Now that United States District Judge Nathaniel Gorton refused to dismiss the charges against Lori Loughlin and her husband Mossimo Giannulli, the pair has no choice but to prepare to face trial. Legal expert Silva Megerditchian weighed in on where the couple stands now in terms of the college admissions scandal, noting that the actress should prepare for the "trial of her life", according to Fox News.
Every legal step Loughlin's defense team has taken to prevent her from facing trial on schedule has failed thus far. In addition to trying to have the charges thrown out altogether, the couple's lawyers have also tried to postpone the trial and attempted to have them tried separately from other parents. The court has rejected each request, which Megerditchian explained is a bad sign for Loughlin and Giannulli.
"There is no doubt that this is a major setback for her. It sure looked like the prosecution had made some major mistakes in prosecuting Lori and the others – but the judge just did not think it was enough to dismiss the charges. Now, Lori must prepare for the next stage – preparation for the trial of her life."Megerditchian did reference the alleged misconduct on behalf of prosecutors, which appeared to cause possible reasons for the charges against Loughlin and Giannulli to be dismissed. The couple's defense accused prosecutors of manipulating William "Rick" Singer, the admitted mastermind of the scheme, to lie to his clients regarding how their money would be used. They further stated that it was because of this that Loughlin and Giannulli were unaware the $500,000 they paid Singer would be taken as a bribe.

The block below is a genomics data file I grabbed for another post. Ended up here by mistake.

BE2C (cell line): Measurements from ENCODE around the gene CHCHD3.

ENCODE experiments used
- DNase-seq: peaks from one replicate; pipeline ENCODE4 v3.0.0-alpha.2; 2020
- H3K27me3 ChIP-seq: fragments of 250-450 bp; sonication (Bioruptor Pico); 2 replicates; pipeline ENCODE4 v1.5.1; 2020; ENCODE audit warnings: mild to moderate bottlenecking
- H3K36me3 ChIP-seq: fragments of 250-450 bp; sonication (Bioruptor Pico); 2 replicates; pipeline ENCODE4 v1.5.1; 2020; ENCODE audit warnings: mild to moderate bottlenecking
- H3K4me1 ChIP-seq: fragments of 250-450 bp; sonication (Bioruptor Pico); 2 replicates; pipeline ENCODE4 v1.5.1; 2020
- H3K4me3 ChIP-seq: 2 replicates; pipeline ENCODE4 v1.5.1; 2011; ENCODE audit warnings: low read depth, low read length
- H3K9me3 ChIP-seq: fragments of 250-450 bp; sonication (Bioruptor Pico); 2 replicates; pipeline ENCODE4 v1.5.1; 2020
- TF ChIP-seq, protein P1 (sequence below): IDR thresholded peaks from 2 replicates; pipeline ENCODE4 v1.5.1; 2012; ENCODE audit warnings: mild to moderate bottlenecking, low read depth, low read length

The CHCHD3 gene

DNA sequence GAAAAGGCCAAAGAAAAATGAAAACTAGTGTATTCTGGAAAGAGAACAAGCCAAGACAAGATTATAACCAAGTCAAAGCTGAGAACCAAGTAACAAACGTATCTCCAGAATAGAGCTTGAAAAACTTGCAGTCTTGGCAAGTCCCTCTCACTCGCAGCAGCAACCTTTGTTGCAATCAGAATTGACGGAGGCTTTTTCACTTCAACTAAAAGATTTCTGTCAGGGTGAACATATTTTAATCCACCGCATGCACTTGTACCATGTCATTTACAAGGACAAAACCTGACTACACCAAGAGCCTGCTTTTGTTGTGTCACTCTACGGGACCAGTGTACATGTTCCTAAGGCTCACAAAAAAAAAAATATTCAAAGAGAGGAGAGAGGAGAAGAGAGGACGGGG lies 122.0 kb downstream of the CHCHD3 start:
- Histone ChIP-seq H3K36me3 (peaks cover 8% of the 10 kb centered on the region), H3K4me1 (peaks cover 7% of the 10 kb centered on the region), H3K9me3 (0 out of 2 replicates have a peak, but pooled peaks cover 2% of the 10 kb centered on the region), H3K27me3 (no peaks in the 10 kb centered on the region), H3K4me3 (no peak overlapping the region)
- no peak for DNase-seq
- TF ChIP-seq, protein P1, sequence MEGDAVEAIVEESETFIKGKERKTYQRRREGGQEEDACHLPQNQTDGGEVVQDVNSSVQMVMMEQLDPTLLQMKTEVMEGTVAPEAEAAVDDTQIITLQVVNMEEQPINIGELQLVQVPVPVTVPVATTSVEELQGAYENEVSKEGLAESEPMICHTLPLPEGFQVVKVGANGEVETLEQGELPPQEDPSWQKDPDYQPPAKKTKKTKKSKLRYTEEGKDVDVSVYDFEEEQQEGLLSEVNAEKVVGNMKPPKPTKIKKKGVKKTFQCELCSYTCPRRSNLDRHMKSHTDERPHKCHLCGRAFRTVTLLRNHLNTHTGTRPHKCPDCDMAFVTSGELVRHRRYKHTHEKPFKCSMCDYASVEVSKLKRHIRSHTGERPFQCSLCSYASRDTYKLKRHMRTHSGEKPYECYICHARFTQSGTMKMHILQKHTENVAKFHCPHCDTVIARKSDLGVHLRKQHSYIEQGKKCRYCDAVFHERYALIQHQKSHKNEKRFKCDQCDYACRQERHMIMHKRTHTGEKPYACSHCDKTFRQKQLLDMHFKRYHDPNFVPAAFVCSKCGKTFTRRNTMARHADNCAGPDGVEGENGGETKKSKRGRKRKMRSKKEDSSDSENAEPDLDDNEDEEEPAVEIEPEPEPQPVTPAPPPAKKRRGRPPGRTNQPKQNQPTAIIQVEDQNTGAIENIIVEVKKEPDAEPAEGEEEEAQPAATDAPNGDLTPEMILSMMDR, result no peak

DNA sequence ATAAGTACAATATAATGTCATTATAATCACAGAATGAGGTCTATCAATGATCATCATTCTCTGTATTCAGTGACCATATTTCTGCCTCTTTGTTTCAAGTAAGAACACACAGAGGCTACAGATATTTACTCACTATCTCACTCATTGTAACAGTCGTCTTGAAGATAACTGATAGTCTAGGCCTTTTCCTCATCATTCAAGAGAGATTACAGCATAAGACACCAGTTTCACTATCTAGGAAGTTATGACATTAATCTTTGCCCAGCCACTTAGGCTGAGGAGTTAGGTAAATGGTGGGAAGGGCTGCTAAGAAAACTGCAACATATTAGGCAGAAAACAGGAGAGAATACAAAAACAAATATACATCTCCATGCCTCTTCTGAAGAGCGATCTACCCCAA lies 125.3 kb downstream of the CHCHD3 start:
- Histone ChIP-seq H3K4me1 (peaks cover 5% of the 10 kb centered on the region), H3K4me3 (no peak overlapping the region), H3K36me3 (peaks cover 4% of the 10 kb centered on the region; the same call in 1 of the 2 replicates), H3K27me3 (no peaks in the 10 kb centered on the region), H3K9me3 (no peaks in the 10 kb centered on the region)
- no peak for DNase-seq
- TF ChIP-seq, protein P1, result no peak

Megerditchian emphasized that while she did think mistakes had been made, those are not enough to save Loughlin.
"The message is clear – that even though the judge acknowledged the Prosecution did some wrong tactics, by pressuring [William] Rick Singer to bend the truth and not turning over notes in a timely fashion, the conduct is not enough to dismiss the charges," she said.
Megerditchian further explained that Loughlin and Giannulli are taking a gamble at this point. Instead of taking a plea deal and likely accepting a lesser sentence, they are determined to continue to fight to prove their innocence. Thus, the stakes are very high for them and their sentence will be longer if they are convicted.
As The Inquisitr previously reported, the pair is expected to face trial in October 2020 along with over a dozen other parents involved in the college admissions scandal.